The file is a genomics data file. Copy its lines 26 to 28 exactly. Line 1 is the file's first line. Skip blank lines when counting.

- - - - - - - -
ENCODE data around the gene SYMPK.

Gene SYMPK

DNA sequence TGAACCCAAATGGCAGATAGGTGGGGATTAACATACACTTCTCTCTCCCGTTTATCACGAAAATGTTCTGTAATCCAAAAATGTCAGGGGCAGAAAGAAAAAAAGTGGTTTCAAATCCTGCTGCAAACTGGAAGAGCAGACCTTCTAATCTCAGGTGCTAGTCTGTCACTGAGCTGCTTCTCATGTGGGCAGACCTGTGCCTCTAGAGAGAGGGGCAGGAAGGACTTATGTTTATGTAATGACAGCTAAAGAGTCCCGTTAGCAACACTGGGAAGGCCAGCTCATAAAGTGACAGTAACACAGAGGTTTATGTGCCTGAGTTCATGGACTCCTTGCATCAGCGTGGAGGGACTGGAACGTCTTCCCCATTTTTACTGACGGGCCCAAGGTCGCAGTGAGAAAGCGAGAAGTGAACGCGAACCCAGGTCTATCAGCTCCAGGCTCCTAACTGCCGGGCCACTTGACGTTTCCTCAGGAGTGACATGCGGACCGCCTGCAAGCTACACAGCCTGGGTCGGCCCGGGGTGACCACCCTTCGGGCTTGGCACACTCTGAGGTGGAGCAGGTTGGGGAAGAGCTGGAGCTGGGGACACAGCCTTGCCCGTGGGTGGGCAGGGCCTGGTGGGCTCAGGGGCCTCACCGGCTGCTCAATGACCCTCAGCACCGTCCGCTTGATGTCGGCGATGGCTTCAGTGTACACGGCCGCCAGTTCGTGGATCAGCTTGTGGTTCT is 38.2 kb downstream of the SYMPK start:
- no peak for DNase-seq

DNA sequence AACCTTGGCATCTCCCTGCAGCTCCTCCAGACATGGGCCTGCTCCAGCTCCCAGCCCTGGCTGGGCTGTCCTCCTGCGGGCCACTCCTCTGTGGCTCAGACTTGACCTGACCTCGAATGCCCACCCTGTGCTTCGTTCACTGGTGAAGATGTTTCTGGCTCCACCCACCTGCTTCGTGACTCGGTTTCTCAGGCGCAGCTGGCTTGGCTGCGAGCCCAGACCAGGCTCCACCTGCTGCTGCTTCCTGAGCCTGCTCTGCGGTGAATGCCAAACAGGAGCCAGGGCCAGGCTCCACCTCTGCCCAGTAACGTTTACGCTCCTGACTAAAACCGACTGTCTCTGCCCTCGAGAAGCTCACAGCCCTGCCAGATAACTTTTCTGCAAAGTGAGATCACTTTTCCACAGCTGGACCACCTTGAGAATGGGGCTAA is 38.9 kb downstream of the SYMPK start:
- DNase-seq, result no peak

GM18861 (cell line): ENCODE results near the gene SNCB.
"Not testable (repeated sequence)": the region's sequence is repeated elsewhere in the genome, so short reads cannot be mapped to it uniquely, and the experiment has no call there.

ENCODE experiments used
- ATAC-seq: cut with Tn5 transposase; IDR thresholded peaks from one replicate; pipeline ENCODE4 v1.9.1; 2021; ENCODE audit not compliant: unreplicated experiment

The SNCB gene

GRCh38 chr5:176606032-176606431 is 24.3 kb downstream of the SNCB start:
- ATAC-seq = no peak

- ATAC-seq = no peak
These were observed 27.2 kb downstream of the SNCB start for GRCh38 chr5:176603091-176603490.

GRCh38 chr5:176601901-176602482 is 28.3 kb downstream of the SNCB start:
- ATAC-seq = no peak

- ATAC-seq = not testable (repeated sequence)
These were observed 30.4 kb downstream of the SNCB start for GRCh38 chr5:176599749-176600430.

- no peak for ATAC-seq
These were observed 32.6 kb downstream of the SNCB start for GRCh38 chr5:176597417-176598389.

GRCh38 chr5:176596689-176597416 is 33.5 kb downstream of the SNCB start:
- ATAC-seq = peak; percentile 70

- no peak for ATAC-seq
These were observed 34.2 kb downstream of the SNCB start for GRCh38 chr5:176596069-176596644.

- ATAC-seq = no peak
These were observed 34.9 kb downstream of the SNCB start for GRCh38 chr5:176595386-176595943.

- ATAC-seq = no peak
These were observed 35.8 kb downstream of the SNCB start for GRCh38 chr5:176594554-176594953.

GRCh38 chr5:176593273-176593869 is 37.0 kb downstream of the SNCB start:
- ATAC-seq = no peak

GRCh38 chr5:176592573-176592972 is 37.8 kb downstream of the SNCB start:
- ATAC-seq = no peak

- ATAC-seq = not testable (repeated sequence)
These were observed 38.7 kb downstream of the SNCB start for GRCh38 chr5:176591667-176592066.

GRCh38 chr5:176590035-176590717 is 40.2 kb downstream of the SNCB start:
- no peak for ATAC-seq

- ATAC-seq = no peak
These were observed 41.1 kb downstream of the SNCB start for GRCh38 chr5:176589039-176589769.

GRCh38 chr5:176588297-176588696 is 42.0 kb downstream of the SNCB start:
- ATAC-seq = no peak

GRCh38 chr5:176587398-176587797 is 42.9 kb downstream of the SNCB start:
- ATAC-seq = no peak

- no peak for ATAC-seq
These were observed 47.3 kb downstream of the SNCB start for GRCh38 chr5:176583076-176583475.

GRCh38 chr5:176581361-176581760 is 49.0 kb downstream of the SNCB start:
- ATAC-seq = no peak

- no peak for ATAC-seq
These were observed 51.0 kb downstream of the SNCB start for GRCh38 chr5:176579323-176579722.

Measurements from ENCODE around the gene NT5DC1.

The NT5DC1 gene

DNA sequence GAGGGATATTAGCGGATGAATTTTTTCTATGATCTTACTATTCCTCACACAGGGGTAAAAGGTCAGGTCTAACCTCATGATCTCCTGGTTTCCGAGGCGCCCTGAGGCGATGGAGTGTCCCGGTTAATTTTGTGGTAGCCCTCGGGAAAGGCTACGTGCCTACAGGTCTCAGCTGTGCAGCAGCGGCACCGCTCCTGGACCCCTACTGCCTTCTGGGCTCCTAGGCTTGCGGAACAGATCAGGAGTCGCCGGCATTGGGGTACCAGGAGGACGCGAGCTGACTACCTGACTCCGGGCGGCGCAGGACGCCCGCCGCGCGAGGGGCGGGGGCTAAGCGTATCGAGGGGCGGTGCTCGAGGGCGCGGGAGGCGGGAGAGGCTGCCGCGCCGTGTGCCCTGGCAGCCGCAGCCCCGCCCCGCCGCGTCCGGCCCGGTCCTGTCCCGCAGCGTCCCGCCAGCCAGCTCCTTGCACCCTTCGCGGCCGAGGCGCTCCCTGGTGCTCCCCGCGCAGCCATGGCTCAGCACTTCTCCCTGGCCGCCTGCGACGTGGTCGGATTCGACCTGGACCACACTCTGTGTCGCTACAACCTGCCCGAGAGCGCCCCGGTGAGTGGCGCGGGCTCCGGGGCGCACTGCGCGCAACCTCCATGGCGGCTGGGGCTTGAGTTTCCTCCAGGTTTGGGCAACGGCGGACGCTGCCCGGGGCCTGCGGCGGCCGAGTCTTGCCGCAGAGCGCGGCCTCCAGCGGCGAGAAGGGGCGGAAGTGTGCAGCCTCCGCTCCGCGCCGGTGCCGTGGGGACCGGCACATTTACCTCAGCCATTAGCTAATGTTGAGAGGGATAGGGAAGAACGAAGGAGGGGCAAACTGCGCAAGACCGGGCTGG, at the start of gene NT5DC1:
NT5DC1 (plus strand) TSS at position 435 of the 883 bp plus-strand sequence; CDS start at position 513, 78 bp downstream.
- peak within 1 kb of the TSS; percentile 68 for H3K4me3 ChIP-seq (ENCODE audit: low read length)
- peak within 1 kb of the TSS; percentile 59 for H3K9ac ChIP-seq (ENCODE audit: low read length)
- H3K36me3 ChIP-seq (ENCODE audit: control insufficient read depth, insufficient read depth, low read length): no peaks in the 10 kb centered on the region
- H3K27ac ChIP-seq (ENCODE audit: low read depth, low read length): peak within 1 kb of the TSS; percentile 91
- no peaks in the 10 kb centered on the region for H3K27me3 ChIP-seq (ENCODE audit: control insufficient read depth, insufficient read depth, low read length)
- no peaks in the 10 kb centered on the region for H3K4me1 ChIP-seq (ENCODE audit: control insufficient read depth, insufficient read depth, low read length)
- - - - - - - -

- ATAC-seq = no peak
These were observed 34.9 kb downstream of the SNCB start for GRCh38 chr5:176595386-176595943.

- ATAC-seq = no peak